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Lenten Devotions from Fourth Presbyterian Church

Sunday, December 31, 2017

Today’s Scripture Reading | Ecclesiastes 3:1–13

For everything there is a season, and a time for every matter under heaven: a time to be born, and a time to die; a time to plant, and a time to pluck up what is planted; a time to kill, and a time to heal; a time to break down, and a time to build up; a time to weep, and a time to laugh; a time to mourn, and a time to dance; a time to throw away stones, and a time to gather stones together; a time to embrace, and a time to refrain from embracing; a time to seek, and a time to lose; a time to keep, and a time to throw away; a time to tear, and a time to sew; a time to keep silence, and a time to speak; a time to love, and a time to hate; a time for war, and a time for peace. What gain have the workers from their toil? I have seen the business that God has given to everyone to be busy with.

He has made everything suitable for its time; moreover he has put a sense of past and future into their minds, yet they cannot find out what God has done from the beginning to the end. I know that there is nothing better for them than to be happy and enjoy themselves as long as they live; moreover, it is God’s gift that all should eat and drink and take pleasure in all their toil. (NRSV)

Reflection
On the Sunday before Thanksgiving, when Shannon Kershner and I were sitting in the chancel and heard the Christmas worship schedule announced, we looked at each other and rolled our eyes in panic, gulping over our sense of racing time. Now, here it is—New Year’s Eve already! Thanksgiving and Christmas both remnants of the past. I think time is like water from the faucet running through our fingers. We can’t hold onto it.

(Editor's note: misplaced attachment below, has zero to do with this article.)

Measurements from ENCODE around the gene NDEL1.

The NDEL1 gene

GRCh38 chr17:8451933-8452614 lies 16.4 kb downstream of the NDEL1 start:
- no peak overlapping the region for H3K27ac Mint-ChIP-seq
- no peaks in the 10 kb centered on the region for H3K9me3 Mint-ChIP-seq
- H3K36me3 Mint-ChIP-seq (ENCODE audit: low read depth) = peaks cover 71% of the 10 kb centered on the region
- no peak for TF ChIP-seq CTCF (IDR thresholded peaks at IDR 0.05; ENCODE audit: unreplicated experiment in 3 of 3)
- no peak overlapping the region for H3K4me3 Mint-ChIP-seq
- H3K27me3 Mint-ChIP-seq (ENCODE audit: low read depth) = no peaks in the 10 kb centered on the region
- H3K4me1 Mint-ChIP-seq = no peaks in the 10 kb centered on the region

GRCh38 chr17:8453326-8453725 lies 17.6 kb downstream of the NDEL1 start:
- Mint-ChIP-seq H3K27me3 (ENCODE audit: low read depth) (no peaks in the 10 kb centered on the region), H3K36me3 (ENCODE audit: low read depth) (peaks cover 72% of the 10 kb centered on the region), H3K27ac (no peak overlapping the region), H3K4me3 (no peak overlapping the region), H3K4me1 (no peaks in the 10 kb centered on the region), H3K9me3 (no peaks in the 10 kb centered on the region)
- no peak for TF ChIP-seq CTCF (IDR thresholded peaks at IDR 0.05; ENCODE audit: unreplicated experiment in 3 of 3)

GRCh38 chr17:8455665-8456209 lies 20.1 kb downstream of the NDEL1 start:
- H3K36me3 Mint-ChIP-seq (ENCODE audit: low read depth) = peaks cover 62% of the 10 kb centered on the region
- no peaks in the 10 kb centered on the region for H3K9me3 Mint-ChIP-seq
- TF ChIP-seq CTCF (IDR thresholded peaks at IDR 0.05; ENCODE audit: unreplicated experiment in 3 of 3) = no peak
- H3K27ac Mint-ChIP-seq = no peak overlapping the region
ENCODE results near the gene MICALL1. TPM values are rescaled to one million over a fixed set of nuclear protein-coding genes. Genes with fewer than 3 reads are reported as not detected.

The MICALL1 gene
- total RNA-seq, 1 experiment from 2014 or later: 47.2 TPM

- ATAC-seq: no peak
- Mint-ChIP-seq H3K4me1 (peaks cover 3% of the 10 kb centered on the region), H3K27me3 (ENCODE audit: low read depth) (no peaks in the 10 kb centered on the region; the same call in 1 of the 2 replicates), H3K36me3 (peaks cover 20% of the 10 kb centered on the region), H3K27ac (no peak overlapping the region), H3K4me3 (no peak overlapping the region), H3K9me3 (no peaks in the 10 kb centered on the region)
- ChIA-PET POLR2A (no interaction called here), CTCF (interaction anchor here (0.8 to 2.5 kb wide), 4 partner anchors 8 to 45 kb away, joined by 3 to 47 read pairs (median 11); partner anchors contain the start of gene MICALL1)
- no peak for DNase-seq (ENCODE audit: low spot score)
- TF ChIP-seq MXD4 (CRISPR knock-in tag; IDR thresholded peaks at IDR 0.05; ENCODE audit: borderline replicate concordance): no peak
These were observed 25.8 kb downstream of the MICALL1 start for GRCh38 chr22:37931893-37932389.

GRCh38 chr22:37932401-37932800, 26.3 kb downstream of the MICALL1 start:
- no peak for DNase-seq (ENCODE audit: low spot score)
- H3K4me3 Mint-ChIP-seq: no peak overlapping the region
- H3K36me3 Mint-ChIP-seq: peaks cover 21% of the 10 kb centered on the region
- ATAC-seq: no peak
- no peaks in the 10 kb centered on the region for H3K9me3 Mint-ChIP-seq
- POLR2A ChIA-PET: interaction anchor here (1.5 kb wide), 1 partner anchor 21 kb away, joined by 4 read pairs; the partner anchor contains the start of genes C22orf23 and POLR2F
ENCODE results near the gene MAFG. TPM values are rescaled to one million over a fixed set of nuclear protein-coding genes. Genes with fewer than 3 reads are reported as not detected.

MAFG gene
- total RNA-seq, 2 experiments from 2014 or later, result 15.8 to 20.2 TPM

The writer of Ecclesiastes is focused on time. There’s a time for everything. His list speaks of actual physical work—a time to plant and a time to pluck up what is planted. He also hints at emotions—a time to weep and a time to laugh. There’s a time for everything. Even a time to mourn. That’s why this scripture is often read at funerals. It puts everything back in God’s hands and recognizes how little control or understanding we have.

On this New Year’s Eve, we find ourselves thinking of time once again, remembering the past year and taking stock; looking forward to the next year and making goals perhaps or at least hoping for a better year. And maybe for some it’s just another day in the calendar, slipping quickly from our grasp.

Regardless of how you view the turn from one year to the next, I hope you’ll view all time as a gift from God. An oft-quoted poem by Mary Oliver asks, “Tell me, what is it you plan to do with your one wild and precious life?” Recognizing that God has given us the gift of time, what is it you plan to do with another precious year?

Prayer
Gracious God, giver of all time, remind me that each day is a gift you’ve granted to me. Help me to use time wisely, not only for my sense of control and calm but for your purposes. Let each of my days include the sharing of your love, the spread of your blessing, the increase of your compassion, and then, when each day is done, remind me to give thanks and look forward to whatever you have in store for me the next day. Amen.

Written by Judith L. Watt, Associate Pastor for Pastoral Care


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